The Civil and Environmental Engineering research is conducted within the department including these centers: Center for Transportation and Industrial Productivity, International Intermodal Transportation Center, Transportation Economic and Land Use System, Northeast Hazardous Substance Research Center, Flood Mitigation Engineering Resource Center, and the Center for Natural Resources Development and Protection.

Research laboratories include: the Geo-environmental Engineering Laboratory, the Materials Characterization Laboratory at the Otto York Center for Environmental Science and Engineering, Environmental Engineering Laboratory, Hydraulics and Hydrogeology Laboratory, Remote Sensing GIS Laboratory, Concrete and Materials Laboratory, Construction Testing Laboratory, Strength of Materials Laboratory, Surveying GPS Laboratory, Soils and Geotechnical Laboratory, Transportation Laboratory, Smart Sensors and Nondestructive Testing Laboratory, and the Structures Laboratory

Electrical and Computer Engineering

The Electrical and Computer Engineering department houses the: Electronic Imaging Center, Elisha Yegal Bar-Ness Center for Wireless Communications and Signal Processing Research, Ion Beam Laboratory, the Microwave and Lightwave Engineering Laboratory, Computer Architecture and Parallel Processing Laboratory, Networks Research Laboratory and Laboratory for Integrated Nanostructures.

Mechanical and Industrial Engineering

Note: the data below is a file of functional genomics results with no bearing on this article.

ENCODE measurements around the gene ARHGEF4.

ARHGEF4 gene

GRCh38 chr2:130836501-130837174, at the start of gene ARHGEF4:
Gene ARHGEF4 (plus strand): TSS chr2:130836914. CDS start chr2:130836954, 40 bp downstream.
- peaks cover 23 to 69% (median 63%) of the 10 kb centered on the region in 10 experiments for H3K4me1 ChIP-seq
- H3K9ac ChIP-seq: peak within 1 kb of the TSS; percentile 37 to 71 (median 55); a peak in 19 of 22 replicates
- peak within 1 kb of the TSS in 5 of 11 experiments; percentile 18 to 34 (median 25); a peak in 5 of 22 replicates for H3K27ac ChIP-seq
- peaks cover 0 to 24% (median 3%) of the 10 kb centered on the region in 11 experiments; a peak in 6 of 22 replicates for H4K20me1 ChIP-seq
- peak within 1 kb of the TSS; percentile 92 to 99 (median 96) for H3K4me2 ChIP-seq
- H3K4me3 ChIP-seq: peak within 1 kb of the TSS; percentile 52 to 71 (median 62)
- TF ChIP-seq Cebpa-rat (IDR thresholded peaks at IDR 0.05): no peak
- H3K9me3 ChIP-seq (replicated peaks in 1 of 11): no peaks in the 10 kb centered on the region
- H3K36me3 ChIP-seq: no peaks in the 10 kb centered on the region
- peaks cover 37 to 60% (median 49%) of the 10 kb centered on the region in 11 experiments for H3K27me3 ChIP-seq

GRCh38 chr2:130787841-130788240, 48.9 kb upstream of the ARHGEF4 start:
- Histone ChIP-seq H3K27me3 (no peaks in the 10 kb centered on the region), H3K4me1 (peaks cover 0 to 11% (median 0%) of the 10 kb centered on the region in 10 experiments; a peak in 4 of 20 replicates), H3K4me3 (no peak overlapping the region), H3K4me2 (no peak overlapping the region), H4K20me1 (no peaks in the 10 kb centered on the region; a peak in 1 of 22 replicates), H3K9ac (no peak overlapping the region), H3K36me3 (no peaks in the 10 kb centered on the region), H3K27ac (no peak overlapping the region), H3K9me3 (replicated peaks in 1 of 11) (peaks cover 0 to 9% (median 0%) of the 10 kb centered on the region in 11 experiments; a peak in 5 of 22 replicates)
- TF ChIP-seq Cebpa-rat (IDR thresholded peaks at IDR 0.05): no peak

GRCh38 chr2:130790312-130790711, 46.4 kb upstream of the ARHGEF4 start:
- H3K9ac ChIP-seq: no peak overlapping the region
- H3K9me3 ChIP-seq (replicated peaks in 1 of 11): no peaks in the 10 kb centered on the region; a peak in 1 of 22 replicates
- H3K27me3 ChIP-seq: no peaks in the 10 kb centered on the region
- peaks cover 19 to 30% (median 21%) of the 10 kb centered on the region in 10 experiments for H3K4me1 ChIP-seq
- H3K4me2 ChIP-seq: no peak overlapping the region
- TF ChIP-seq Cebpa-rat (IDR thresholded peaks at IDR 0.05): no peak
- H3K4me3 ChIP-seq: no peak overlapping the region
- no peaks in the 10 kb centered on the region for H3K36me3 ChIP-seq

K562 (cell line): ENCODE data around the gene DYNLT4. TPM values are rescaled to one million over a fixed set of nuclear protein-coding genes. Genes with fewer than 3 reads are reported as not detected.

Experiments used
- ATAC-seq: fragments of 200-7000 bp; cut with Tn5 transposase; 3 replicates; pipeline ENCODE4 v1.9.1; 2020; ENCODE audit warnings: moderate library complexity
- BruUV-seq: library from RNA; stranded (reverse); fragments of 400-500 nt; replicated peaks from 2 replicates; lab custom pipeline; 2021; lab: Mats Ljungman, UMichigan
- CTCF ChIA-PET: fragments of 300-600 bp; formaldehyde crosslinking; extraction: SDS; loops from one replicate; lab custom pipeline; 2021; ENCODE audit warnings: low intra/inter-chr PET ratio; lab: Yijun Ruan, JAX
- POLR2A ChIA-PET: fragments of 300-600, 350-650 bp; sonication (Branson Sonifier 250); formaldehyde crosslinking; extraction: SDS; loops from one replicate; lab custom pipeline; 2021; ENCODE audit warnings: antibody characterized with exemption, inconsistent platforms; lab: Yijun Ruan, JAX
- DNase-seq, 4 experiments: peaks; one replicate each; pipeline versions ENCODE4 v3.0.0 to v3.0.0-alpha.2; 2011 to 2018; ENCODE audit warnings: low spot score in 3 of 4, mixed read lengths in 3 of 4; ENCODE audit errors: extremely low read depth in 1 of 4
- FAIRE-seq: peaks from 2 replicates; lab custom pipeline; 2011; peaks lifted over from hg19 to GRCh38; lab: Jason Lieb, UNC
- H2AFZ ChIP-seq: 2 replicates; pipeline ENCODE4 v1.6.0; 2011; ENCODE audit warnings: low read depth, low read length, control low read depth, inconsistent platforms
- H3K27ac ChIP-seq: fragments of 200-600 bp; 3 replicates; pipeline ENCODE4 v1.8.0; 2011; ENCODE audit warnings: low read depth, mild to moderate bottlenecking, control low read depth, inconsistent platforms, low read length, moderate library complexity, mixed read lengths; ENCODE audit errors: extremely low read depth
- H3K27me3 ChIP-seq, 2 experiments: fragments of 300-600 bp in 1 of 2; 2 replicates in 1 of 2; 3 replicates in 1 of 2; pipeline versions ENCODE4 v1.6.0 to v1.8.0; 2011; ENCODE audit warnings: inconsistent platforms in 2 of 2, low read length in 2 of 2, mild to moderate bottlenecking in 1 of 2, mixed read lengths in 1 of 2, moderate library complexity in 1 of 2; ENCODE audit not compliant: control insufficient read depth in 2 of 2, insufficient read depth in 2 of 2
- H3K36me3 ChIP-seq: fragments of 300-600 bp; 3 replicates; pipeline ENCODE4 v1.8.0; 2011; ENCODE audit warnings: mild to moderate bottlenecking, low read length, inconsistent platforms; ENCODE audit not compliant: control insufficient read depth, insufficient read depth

The scope of research in the Department of Mechanical and Industrial Engineering is broad, spanning the full spectrum from theoretical and computational to experimental research. Research is conducted by faculty and students with assistance, as needed, from the technical support staff. Research areas include: multiphase fluid dynamics; powder processing and transport; modeling of reacting thermofluid systems; fuel cell technologies and energy storage systems and materials; computational fluid dynamics; microfluidics; electrohydrodynamics; self-assembly; granular mechanics and flows; vacuum technology and membrane distillation and filtration; biochip technologies; continuum mechanics, mechanics of nonlinear materials, modeling, simulation and experimental validation of novel materials systems, such as: shape memory polymers, single crystal super alloys, biological tissues, and polymer­based nanocomposites; mechanics of nanomaterials, and fracture mechanics ;mechanism synthesis; dual­number methods in kinematics, statics, and dynamics of spatial mechanisms; robotics and system dynamics; mechatronics; microelectronics packaging; lean and agile reconfigurable automated systems; healthcare systems engineering; healthcare technology; production and transportation planning, inventory control, dynamic pricing; distribution and logistics; sustainable energy and production systems; industrial ecology and lifecycle management; complex ecological ­industrial systems analysis and simulation; musculoskeletal biomechanics and rehabilitation engineering with mechanics, design and robotics interactions.